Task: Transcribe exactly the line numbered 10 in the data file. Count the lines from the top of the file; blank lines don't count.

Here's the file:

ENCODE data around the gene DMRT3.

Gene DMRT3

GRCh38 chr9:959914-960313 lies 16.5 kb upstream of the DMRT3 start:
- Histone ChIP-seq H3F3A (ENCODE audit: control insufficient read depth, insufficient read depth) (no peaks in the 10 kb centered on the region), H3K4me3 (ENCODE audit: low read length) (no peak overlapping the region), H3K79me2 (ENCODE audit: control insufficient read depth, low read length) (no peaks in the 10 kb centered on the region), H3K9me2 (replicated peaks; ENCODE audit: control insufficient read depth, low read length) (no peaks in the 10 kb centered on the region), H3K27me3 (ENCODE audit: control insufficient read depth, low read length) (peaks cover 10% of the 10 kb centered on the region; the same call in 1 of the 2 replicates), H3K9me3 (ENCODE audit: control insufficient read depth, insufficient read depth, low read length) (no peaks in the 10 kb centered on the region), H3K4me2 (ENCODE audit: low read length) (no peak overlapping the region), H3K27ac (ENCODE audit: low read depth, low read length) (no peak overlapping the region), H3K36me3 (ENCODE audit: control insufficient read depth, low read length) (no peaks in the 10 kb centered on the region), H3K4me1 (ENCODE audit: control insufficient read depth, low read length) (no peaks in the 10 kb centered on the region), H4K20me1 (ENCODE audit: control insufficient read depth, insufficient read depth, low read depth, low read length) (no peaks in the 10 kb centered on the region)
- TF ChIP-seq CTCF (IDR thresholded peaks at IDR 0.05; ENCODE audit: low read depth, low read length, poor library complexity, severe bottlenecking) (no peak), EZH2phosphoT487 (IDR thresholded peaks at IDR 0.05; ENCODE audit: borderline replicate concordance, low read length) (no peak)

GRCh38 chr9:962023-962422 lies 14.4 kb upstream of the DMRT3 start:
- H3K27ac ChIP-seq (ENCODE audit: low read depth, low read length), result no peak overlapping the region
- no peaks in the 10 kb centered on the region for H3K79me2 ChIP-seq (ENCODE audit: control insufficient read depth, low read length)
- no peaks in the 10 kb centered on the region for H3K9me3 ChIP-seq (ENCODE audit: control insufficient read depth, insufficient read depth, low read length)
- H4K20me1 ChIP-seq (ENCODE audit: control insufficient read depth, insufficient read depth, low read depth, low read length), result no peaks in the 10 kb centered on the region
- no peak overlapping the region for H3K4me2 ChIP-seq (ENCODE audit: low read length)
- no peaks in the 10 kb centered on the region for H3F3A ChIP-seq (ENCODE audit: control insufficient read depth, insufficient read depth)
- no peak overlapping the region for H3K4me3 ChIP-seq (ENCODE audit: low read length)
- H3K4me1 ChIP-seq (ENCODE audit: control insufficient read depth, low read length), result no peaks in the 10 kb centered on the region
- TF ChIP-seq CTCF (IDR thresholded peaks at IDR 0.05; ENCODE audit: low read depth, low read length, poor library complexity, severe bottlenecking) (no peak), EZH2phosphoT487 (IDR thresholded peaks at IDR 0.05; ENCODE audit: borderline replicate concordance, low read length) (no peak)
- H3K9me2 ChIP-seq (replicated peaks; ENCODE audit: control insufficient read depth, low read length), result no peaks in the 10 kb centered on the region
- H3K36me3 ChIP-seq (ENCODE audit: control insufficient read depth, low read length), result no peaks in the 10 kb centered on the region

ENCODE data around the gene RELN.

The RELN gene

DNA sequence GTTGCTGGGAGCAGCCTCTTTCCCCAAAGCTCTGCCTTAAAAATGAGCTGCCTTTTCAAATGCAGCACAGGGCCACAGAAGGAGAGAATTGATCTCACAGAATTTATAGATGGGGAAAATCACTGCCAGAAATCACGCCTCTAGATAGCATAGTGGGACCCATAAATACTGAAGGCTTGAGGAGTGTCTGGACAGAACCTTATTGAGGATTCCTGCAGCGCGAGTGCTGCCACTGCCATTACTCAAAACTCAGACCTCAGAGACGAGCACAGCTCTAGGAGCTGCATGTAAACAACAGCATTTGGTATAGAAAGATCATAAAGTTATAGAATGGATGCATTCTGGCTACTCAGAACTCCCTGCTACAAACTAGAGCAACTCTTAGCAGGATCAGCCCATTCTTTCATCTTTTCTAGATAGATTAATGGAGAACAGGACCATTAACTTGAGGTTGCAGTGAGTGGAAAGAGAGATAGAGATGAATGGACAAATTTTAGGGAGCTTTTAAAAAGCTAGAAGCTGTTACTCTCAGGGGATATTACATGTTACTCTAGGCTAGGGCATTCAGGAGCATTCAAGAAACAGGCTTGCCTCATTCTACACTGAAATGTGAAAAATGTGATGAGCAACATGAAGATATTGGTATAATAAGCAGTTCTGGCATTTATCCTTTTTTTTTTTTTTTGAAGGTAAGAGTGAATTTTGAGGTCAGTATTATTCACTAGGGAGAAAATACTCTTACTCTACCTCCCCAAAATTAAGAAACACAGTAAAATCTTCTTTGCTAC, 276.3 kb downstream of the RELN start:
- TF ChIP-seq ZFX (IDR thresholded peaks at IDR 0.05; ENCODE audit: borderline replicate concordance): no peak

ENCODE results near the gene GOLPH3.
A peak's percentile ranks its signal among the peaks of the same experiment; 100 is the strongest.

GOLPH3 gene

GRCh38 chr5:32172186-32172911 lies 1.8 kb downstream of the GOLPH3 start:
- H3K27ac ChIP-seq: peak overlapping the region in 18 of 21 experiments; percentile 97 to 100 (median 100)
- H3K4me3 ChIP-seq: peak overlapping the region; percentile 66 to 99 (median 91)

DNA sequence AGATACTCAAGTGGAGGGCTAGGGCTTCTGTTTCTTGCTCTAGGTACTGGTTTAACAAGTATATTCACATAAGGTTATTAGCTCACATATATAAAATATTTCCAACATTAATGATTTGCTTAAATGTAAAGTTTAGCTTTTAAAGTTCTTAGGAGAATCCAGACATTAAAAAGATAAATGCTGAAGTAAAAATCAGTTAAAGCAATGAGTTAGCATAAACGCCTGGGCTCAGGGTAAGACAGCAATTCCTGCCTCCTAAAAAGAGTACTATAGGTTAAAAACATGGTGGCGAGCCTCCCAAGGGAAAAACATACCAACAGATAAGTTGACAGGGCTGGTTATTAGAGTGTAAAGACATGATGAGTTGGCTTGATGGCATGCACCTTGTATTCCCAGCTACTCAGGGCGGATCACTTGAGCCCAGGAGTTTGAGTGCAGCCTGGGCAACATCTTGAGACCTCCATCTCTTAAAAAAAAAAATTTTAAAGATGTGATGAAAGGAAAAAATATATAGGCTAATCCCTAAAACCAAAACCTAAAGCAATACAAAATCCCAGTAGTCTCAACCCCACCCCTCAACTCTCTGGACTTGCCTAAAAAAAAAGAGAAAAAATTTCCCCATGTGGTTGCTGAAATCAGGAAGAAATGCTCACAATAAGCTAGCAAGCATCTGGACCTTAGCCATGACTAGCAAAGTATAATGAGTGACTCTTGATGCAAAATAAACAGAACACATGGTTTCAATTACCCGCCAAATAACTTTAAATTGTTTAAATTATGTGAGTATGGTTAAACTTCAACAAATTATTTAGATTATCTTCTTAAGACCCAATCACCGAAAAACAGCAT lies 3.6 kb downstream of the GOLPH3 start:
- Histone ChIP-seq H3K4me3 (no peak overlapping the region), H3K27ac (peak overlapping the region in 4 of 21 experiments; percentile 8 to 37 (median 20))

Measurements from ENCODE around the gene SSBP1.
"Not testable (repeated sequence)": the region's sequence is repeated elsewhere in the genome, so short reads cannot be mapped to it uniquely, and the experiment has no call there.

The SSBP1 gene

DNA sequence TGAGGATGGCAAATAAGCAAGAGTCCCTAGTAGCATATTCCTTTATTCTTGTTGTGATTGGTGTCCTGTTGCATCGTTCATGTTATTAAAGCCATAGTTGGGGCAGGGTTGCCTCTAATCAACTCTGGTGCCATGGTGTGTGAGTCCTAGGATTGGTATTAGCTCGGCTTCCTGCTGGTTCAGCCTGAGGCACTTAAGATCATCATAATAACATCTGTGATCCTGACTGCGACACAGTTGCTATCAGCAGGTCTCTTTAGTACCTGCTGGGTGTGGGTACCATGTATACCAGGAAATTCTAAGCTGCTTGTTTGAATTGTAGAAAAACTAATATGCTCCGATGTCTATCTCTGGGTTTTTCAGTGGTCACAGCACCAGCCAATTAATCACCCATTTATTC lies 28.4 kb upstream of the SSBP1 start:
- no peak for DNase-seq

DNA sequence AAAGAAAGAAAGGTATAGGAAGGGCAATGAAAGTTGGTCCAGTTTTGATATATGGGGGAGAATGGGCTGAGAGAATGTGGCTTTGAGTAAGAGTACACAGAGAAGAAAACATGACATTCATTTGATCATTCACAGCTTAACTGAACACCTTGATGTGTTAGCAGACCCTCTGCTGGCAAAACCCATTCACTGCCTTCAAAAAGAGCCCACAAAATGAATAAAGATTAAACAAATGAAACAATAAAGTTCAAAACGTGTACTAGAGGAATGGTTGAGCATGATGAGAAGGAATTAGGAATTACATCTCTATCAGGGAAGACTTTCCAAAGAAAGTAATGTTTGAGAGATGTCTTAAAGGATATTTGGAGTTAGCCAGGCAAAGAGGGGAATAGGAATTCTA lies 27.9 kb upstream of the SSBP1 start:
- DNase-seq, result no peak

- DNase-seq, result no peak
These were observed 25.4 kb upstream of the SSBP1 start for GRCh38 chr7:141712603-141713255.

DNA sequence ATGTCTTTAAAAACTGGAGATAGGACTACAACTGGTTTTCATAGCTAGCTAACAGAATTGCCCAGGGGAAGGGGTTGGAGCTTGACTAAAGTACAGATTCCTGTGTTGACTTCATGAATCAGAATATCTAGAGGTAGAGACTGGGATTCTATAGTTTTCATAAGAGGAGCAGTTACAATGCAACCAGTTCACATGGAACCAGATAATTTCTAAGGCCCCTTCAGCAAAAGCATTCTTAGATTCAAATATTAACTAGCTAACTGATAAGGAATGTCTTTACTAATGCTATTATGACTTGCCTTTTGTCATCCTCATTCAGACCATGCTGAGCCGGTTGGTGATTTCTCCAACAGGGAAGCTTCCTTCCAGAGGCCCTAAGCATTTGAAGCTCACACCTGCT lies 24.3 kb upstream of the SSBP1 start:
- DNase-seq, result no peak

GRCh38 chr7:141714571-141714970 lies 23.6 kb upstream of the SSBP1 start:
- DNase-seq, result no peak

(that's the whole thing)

- H4K20me1 ChIP-seq (ENCODE audit: control insufficient read depth, insufficient read depth, low read depth, low read length), result no peaks in the 10 kb centered on the region